That’s ridiculous.  This cannot continue to happen (side note: this happens a lot more often than you’d think).  I’m all about respecting the integrity of whatever game it is you’re playing, but how about showing some respect for the integrity of the live event?  Who are you, Mr. Narc, to sit at home and call a foul on someone hundreds or thousands of miles away?  And more importantly, why are these tournaments taking these calls?

Can you imagine watching the NBA Finals and there being a delay because someone called in to say that LeBron James took an extra step on his last basket?  Or if a match-winning goal in the World Cup was taken off the board because someone on their couch thought the striker was offside?  No, you can’t, because those ideas are ludicrous.

I admit that both of those examples are extreme.  But the truth is, how are they different from what happened at Augusta yesterday?  If you can present me with a reasoned, valid, logical argument as to how calling in to rat out a golfer is any different than calling in a foul or violation in another sport, then I will get off my high horse.

(Actually, no I wont.  There is no way I will ever think it’s an acceptable practice.  I’ll just stop talking about it until it happens again.)

It’s ridiculous, it’s preposterous, and it’s ridiculously preposterous.  And yet it continues to happen, and officials continue to take the calls.  Stop.  Everyone.  Just stop.  If you can’t watch a golf tournament without feeling the pompous need to call tournament organizers, then just turn off the television.  Please.  For everyone else’s sake.  I mean, possibly the worst part about all of this is that there is someone somewhere that is forever proud of him or herself for being the one to make the call.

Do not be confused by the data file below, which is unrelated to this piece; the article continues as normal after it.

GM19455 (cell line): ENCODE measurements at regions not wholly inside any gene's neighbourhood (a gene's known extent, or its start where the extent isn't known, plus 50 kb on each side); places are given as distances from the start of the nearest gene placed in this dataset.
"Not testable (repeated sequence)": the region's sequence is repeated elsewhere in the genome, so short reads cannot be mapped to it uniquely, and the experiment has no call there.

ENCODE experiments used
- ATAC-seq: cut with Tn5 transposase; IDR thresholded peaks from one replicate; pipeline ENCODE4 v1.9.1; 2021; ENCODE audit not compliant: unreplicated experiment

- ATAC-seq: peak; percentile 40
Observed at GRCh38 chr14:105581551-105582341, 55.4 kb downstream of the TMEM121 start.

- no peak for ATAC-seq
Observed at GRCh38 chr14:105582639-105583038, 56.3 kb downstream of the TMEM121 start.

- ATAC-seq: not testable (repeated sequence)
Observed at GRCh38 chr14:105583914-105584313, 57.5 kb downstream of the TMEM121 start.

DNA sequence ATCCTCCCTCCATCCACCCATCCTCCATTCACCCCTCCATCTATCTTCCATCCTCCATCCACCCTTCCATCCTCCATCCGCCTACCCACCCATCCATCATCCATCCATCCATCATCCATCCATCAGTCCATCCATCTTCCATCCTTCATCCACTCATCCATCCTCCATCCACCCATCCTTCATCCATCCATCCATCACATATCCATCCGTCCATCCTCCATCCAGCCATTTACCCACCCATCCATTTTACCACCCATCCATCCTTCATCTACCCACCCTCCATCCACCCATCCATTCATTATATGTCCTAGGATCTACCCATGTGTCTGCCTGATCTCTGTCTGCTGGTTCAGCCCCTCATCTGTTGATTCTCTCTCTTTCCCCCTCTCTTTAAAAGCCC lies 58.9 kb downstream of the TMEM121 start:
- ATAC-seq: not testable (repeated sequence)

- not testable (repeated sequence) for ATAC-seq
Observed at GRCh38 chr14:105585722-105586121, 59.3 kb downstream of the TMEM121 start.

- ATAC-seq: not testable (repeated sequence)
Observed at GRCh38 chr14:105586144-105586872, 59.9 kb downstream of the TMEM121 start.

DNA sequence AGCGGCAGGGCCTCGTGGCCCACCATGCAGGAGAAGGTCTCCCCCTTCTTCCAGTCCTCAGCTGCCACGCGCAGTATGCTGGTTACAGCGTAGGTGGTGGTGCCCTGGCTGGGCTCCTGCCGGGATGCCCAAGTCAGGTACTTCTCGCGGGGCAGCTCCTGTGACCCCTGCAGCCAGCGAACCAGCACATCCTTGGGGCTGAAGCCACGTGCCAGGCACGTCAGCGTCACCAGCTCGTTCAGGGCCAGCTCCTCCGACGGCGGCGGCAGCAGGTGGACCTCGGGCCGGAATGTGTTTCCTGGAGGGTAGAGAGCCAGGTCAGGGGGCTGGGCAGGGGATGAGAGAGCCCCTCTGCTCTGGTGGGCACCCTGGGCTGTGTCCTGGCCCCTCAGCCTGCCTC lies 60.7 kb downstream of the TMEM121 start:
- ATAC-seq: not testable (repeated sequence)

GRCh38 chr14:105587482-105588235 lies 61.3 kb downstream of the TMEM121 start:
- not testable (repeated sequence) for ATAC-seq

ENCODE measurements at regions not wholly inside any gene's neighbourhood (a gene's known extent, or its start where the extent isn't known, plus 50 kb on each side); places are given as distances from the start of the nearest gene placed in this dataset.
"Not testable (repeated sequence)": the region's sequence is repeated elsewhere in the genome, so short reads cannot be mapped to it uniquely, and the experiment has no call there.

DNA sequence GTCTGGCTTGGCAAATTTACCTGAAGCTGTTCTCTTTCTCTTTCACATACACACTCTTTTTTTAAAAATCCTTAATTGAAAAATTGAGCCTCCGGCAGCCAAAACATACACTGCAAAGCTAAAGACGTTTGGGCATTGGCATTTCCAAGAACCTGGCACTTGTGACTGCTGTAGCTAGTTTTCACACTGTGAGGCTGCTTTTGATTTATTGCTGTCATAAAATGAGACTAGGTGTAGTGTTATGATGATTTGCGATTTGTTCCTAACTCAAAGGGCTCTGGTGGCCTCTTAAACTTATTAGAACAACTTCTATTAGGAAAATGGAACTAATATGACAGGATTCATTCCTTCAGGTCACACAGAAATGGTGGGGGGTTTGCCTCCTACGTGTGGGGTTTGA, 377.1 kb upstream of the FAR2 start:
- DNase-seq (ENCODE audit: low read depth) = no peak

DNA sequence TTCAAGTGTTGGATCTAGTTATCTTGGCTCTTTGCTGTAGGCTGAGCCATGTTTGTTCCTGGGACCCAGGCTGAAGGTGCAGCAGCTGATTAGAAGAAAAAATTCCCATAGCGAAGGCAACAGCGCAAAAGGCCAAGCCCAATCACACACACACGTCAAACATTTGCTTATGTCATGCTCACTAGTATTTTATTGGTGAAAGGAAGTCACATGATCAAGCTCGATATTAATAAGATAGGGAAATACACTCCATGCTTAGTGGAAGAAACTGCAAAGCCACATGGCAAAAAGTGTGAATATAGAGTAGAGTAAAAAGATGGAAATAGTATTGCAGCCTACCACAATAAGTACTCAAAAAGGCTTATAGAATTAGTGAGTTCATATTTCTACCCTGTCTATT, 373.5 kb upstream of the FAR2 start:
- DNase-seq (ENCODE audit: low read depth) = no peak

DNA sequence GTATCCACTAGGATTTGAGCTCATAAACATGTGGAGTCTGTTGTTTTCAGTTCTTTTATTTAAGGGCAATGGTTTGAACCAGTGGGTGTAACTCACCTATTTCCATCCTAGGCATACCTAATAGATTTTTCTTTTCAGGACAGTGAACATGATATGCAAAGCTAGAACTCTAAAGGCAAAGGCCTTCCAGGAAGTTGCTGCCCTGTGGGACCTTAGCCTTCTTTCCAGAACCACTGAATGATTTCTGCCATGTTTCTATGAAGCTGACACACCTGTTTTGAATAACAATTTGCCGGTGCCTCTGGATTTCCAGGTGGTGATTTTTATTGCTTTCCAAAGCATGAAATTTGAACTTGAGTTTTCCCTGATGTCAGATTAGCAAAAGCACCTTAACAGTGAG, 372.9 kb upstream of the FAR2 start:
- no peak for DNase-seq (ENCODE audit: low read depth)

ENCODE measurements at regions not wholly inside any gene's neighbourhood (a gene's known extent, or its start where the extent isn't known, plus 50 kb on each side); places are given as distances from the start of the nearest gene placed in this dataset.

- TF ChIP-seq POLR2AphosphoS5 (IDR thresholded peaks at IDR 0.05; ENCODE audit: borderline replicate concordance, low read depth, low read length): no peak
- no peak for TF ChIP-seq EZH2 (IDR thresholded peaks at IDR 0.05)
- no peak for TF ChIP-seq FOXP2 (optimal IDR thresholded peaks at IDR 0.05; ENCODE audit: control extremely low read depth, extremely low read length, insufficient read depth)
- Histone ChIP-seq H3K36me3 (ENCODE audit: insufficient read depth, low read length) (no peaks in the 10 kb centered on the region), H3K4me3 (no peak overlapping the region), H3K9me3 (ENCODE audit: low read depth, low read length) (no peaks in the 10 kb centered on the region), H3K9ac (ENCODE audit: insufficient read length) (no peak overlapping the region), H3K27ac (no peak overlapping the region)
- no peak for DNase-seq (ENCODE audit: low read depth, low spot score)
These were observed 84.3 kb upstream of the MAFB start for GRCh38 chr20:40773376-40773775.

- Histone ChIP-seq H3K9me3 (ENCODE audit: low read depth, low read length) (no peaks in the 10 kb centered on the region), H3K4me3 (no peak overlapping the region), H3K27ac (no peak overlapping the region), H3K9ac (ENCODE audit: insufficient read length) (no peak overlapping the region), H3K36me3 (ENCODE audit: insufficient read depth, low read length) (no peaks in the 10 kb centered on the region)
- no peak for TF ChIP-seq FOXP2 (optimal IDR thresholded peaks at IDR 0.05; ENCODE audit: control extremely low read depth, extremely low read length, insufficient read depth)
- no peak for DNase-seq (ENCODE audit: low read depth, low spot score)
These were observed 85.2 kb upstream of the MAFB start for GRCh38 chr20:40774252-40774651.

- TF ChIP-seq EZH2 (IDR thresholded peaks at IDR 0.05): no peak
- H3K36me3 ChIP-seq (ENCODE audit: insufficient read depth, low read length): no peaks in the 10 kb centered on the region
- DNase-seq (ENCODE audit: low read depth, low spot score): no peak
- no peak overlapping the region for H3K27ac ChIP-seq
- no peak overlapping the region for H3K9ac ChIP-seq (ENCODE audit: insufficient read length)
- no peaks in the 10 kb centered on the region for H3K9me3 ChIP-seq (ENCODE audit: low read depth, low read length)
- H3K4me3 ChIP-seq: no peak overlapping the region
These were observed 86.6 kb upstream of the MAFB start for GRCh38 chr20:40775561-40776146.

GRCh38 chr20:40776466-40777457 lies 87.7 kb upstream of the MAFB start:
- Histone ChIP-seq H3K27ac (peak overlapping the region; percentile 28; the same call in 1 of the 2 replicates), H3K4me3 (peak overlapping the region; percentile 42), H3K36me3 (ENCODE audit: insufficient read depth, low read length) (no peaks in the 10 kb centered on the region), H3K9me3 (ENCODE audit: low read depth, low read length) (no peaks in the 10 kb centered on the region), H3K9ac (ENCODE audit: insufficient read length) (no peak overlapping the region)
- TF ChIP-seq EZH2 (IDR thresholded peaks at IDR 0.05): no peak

Golf fans: be fans.  If you want to be rules mavens, go be rules mavens on the course.  No one asked your opinion, so keep it to yourself.  And Augusta: if you’re better than everyone else, start acting like it, and do your own dirty work.

I Won’t Tell ‘Em Your Name

As we all know, big-time college football is getting a “playoff” – a four-team event that incorporates current bowl games with an yet-to-be-determined selection process to decide a “true” national champion.

What took so long?  Well, I don’t want to be simplistic and say it was about money, but it’s about money.  Under the current system, the bowls make a ton of it, the conferences make a ton of it, and the schools make a ton of it.  If you ain’t broke, don’t go fixin’ anything.

So consider this story.  The crux of it is that the playoff will soon reveal its name and logo, but unlike the bowl games, that name will not have a corporate sponsor.

Um, what?

The whole racket is about money.  You desecrated tradition by putting names on the Rose and Cotton Bowls and phasing out the Florida Citrus and Peach Bowl names altogether in favor corporate sponsors.  But now you want to liken your event to The Masters and the Final Four?

No. You can’t get away with it, Bill Hancock. You can’t pull a fast one like that, BCS administrators.

Give me a break.  Sell it to the highest bidder and move on.  You know, like you’ve been doing for years.